The NSW government is consolidating its more than 750 websites currently running on 35 different content management systems to deliver a “unified, customer-centric” experience for citizens when they interact with the state government online.
A redesigned nsw.gov.au beta site has launched offering a preview of how the consolidated platform will work, using a search tool to direct users to the information they need rather than navigating to individual agency-run sites.
“It’s not perfect, it still needs some design and content refinements, however our incredible team have delivered a huge amount of work in a short timeframe,” director, NSW Government digital channels, Mark Higgs, wrote in a blog post on Friday.
Higgs says the consolidation, which has been in the works since mid-2019, will eventually deliver an “innovative digital experience of NSW government websites”.
It is also expected to save the NSW government money by deduplicating functionality, content, hosting and website maintenance.
$100 million dollars in funding was allocated in the previous state budget for “whole-of-government digital transformation that will enhance customer experiences” including the adoption of common platforms to “remove duplication and increase efficiency”, amid massive public public service cuts.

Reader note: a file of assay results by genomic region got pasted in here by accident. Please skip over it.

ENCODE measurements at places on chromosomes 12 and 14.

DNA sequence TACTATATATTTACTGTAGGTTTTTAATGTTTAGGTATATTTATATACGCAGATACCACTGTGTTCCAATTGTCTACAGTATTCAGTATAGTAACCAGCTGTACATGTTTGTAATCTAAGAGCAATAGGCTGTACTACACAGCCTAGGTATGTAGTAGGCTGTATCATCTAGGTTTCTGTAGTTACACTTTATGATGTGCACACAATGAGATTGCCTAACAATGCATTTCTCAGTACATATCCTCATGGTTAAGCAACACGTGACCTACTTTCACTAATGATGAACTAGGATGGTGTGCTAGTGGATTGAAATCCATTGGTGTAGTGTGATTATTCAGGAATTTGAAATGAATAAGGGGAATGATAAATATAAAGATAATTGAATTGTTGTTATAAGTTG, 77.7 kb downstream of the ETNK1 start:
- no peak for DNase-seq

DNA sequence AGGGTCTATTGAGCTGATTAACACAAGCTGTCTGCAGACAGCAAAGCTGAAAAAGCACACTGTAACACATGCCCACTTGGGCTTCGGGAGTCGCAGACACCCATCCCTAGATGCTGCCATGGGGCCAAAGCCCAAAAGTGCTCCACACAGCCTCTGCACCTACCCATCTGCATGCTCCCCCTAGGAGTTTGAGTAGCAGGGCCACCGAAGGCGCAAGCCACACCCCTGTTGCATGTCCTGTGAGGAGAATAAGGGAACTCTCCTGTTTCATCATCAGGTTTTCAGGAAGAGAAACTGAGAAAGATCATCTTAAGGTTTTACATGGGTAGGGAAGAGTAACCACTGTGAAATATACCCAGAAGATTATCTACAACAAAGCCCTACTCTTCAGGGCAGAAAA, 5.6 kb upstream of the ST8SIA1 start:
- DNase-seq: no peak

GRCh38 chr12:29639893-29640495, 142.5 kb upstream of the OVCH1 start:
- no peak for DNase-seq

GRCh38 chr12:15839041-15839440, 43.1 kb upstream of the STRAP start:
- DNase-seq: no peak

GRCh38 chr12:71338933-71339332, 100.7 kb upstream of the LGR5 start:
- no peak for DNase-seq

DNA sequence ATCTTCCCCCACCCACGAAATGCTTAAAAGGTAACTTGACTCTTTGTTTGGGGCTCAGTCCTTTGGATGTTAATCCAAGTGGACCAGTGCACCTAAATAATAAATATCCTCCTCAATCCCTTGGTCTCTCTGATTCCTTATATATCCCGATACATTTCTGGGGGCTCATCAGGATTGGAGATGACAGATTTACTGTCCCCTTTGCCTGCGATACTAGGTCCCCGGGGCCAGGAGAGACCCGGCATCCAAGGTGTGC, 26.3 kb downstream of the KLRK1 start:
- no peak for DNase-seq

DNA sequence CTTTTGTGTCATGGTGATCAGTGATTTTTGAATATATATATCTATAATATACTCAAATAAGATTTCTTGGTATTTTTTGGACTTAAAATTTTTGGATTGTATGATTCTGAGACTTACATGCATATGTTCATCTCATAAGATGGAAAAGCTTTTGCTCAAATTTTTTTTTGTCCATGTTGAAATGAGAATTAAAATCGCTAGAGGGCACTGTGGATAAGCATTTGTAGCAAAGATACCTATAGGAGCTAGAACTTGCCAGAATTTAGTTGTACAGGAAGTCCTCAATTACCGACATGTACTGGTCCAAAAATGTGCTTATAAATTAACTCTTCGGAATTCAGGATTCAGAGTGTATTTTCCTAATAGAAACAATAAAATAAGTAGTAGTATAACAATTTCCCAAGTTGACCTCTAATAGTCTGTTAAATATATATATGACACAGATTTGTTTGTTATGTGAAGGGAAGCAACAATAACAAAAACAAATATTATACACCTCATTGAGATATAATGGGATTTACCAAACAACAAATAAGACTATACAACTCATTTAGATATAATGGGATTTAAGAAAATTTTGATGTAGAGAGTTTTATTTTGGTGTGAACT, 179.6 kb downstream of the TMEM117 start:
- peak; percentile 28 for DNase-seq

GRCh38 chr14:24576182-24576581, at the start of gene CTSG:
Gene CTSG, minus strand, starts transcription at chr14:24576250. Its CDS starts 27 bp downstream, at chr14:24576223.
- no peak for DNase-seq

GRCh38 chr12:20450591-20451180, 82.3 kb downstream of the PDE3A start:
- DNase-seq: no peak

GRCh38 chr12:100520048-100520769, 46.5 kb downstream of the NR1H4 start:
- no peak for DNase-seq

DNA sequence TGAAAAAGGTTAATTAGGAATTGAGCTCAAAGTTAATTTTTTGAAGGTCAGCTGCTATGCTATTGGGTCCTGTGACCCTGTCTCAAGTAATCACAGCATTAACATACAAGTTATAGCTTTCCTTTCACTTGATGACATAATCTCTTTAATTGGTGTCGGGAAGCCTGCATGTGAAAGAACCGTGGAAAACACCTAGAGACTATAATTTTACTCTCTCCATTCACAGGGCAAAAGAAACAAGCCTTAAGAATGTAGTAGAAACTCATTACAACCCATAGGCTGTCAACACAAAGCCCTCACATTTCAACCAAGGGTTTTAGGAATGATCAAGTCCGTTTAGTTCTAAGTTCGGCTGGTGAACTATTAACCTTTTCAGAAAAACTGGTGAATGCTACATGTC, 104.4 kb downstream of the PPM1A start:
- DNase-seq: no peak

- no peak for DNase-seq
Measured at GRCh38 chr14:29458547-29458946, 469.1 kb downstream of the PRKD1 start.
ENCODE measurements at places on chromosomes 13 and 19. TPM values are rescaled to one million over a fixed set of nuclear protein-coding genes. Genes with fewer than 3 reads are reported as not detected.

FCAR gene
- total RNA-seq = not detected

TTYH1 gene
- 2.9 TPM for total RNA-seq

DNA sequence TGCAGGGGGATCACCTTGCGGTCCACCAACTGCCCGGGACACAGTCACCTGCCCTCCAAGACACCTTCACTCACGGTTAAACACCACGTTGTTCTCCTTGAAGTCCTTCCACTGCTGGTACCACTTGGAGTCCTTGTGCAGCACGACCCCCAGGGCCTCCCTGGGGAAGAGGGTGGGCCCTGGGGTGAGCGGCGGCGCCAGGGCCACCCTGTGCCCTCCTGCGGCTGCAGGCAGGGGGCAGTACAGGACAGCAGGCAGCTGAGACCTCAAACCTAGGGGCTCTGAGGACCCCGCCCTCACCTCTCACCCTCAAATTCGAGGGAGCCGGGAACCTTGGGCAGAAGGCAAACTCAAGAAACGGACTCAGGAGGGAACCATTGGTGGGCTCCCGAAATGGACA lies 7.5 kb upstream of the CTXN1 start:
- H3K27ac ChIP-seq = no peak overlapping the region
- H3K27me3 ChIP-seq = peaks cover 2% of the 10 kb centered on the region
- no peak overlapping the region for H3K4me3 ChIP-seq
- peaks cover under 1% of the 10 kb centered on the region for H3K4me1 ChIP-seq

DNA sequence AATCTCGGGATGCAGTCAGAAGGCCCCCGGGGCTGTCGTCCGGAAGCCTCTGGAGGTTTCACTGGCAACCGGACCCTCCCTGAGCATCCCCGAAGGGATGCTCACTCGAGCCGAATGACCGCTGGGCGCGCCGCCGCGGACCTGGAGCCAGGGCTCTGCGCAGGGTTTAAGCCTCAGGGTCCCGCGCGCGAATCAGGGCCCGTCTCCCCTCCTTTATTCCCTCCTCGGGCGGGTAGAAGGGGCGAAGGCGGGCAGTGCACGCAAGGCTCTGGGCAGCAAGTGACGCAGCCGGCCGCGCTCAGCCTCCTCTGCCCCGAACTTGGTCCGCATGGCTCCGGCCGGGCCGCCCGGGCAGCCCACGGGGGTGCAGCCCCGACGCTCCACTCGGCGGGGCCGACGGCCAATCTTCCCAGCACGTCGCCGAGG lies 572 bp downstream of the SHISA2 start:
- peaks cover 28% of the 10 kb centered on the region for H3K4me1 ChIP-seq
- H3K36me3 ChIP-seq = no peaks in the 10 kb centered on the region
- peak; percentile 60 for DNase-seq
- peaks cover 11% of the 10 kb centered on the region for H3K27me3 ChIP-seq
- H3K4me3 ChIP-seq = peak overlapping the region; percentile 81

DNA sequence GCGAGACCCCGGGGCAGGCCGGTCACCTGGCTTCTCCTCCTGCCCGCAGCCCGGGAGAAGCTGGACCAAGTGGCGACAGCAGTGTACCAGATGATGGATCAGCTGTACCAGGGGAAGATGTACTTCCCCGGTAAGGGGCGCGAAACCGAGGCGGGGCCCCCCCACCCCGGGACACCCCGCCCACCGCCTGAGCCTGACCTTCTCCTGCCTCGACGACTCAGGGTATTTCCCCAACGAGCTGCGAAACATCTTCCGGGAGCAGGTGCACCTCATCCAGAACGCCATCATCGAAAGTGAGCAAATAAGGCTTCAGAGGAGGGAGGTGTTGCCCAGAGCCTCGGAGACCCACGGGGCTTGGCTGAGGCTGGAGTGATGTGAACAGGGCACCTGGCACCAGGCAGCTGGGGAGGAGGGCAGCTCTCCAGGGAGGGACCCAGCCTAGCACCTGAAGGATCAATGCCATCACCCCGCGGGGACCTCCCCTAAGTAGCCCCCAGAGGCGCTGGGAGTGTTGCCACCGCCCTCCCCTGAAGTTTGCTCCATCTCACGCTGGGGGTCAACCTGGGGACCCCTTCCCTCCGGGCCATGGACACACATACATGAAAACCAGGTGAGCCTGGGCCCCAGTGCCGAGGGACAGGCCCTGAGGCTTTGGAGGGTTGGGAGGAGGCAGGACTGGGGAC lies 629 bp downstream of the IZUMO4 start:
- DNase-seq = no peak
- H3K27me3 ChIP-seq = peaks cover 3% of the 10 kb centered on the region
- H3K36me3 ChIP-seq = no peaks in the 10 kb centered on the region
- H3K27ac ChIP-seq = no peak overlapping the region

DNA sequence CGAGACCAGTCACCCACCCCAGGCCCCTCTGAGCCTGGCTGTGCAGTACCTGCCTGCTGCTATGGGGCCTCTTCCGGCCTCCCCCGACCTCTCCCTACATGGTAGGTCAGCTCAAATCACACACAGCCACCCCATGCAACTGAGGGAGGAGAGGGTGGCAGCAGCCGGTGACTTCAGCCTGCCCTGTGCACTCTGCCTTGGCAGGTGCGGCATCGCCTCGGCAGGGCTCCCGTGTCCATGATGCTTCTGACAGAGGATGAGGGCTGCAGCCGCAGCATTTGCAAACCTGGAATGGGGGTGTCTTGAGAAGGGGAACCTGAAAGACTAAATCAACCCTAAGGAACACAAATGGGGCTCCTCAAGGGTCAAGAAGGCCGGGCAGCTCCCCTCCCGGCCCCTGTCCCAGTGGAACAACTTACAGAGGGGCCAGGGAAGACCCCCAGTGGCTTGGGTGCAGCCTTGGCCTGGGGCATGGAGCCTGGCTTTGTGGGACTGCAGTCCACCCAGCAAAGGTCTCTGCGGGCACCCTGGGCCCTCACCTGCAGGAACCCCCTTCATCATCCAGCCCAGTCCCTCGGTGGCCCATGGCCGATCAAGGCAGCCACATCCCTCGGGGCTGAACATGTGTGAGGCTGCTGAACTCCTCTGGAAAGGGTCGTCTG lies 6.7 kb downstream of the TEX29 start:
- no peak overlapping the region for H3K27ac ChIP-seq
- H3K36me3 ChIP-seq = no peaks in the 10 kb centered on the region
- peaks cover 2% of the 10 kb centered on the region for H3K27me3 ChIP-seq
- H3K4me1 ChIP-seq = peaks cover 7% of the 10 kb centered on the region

The new site is being developed with the NSW government’s Design System, a series of standards and guides which aims to deliver online government services in a consistent, user focused way that is still “distinctly NSW”.
According to Higgs, the project is being delivered by teams using an agile methodology: frequent, iterative releases designed to bring value to users.
Government content will be continuously added to the new site, which already supports several “journeys”, in line with the government’s more holistic approach to services.
For example, the site is designed with journeys like births or deaths, getting kids active, and drought and bushfire support, rather than single transactions or claims.
Higgs says while government websites have improved over the years, they can still ultimately produce a frustrating experience for citizens, especially when they have to move across different government agencies.
“Many of these [existing] websites work well. Agencies have started to adopt a user centred approach to information and service design. However, in the absence of a holistic view of the government’s web architecture, the customer is often only served from an agency perspective creating a disjointed and inconsistent experience.”